Paul said the cancellations don’t hurt the company because the homes are turned around and sold to people with an emotional attachment to them. And she said the company doesn’t lose any money in the deals.

“We are not reducing the price of homes in any way,” she said. “It still takes us a long time to build our homes. The cost of how we build our homes has not gone down. We still have to build the home.”

TARGET INCENTIVES NOT BLANKET DISCOUNTS

At Scottsdale’s Meritage Homes, the only publicly held homebuilder headquartered in the Valley, incentives are being offered at certain locations for homes under construction.

“The closer it gets to completion, the more interested we are in getting it sold so it can close once it’s finished, because we don’t want to have a bunch of finished unsold homes standing around,” said Larry Seay, chief financial officer. “Unless the subdivision is particularly slow, most of the builders are avoiding doing blanket discounts.”

Seay said customers need a really good reason — “like somebody died” — for backing out on a pre-sold home.

“We keep their deposit money and we usually get anywhere from 3 or 4 percent up to 10 percent. So on a $300,000 house, lets just say it’s 4 percent, somebody is walking away from $12,000,” he said. “If they ordered some nonstandard options, we usually get a pretty substantial down payment on those, like maybe 25 to 50 percent.”

The extra money can make up for having to resell the home in a slower market, Seay said. The deposits can be enough to make some money on the deal, and sometimes the home has to be discounted to sell it, he said.

“That deposit money we keep winds up kind of covering our discount,” he said. “The last couple of years the prices were going up, so if somebody canceled, we could resell the house for more than the old sales price. But now that the prices aren’t going up so much, we can probably sell the house for the same price or maybe a little bit more.”

WHAT’S AHEAD?

It’s still too early to say if fewer new homes will be sold, Brown said. New home permits issued in the Valley in January, the latest numbers available, were down just 2 percent from those the month before when there were 4,500 permits.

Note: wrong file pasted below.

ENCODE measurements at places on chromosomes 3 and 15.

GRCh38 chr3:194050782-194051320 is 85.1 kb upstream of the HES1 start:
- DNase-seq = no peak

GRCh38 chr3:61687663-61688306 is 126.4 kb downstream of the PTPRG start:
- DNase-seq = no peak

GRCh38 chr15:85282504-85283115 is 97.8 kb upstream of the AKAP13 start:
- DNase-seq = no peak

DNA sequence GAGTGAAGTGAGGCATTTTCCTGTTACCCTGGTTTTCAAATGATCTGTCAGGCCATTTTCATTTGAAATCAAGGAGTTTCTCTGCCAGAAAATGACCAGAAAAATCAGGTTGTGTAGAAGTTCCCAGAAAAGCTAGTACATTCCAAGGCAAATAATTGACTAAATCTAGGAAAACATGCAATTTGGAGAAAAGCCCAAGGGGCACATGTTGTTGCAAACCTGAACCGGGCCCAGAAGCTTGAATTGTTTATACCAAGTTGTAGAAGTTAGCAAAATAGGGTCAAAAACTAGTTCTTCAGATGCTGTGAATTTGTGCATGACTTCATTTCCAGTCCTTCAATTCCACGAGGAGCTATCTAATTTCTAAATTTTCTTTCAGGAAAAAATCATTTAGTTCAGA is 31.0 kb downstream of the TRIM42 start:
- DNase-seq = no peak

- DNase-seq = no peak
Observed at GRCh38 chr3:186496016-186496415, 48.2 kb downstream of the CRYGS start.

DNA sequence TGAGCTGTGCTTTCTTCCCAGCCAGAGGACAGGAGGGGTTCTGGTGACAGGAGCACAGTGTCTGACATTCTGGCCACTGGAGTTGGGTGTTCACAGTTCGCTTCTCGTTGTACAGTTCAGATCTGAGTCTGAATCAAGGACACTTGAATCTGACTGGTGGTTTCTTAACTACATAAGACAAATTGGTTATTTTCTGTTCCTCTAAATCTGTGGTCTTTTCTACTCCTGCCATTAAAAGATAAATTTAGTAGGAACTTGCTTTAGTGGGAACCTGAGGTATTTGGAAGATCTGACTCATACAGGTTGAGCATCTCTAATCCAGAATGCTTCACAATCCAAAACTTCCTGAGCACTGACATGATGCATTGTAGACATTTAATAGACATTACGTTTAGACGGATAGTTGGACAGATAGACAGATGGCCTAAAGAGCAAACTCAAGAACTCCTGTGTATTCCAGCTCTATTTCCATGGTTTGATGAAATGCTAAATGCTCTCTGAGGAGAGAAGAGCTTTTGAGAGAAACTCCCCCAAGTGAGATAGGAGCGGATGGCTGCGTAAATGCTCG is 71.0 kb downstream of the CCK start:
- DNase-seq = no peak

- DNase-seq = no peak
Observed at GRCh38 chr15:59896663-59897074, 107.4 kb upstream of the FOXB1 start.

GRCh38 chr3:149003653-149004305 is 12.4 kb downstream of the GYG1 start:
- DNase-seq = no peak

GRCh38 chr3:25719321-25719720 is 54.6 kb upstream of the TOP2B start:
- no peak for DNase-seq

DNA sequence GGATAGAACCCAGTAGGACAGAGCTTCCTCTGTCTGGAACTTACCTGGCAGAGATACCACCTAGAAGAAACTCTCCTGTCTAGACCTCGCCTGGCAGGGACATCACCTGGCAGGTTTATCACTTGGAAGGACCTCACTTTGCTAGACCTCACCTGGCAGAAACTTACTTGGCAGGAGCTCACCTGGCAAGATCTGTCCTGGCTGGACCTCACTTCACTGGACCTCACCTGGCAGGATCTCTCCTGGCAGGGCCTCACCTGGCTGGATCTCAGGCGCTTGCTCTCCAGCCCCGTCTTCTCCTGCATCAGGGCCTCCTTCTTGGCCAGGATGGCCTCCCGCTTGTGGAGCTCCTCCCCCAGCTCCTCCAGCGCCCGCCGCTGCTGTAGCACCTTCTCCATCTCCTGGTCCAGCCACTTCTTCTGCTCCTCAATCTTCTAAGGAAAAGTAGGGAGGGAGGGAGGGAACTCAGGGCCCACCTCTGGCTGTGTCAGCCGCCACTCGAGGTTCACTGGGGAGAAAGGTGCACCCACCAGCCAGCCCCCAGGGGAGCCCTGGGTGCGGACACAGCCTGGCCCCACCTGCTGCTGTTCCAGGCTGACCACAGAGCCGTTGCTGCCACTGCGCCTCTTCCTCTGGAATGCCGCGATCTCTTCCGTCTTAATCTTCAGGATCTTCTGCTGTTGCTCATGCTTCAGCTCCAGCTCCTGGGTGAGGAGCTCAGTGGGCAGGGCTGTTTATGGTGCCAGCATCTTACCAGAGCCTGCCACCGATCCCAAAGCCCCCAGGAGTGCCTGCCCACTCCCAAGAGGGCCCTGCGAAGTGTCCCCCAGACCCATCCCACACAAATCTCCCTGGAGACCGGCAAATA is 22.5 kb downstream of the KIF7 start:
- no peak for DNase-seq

“Anecdotally, I don’t think any panic has set in,” he said. “In a sense, there’s some relief because they’ll be able to work the backlog down to where it’s an appropriate backlog.”

The average price of a new home rose 1.2 percent in February from the previous month to about $356,000, according to Brown’s research.

“We haven’t yet seen statistical evidence the price increase business has slowed,” he said. “We’ll know more within the next couple of months whether the permit velocities are down or about the same. There’s some anecdotal conversations the builders are actually seeing a reasonable business.”

Jay Butler, a professor and director of Arizona Real Estate center at Arizona State University Polytechnic, said some local land brokers feel the slower market is turning. While sales did increase in February, it remains to be seen if it will hold because permit activity is slowing, he said.

“One month does not make a trend,” he said. “Sometimes you’ll get aberrations. For example, it could well be that . . . it is simply the push they had on spec homes, that they sold a lot of homes but they were just clearing their existing inventory.”

LUXURY BUILDERS UNAFFECTED

Some companies, mostly those who deal in semicustom or custom homes, haven’t noticed a downturn. At Toll Brothers regional office in Scottsdale, the company is advertising, but it’s not offering extra goodies to buyers.

“Even though the market is slowing down, we are still at waiting lists at some of our communities,” said Linda Hanford, senior marketing manager. “There’s certainly more buyers than we have homes to build.”

The company recently opened a new master-planned community called Windgate Ranch in Scottsdale. It has 2,500 people on a waiting list, and the company plans to do a lottery for homes that start at $1 million.

Its the same story at Tempe-based T.W. Lewis.

“At this point, we are still holding drawings at some of our communities because we are still experiencing demand over our supply of homes,” said Tracy Rubenstein, marketing director. “We are definitely seeing a trend of ‘back to a normal sales environment’ and we’re kind of taking it one month at a time. But we typically only release three or four homes per community per month. That’s what we’ve done for the past two years. We just sell what we can build.”

BULLISH BUILDERS

Homebuilders remain bullish on the future. Herrig said large realty companies have experienced a resurgence in the market the last two weeks as listings have increased. What happens in the resale market is almost always indicative of what’s to come in new homes, he said.

“We’re not going to see the 40 percent appreciation that we saw last year, not at all,” Herrig said. “It’s going to get back to reasonable 10 or 15 percent levels, but incentives are going to go away and you’re going to start seeing price increases again. People are going to be kicking themselves for not buying now.”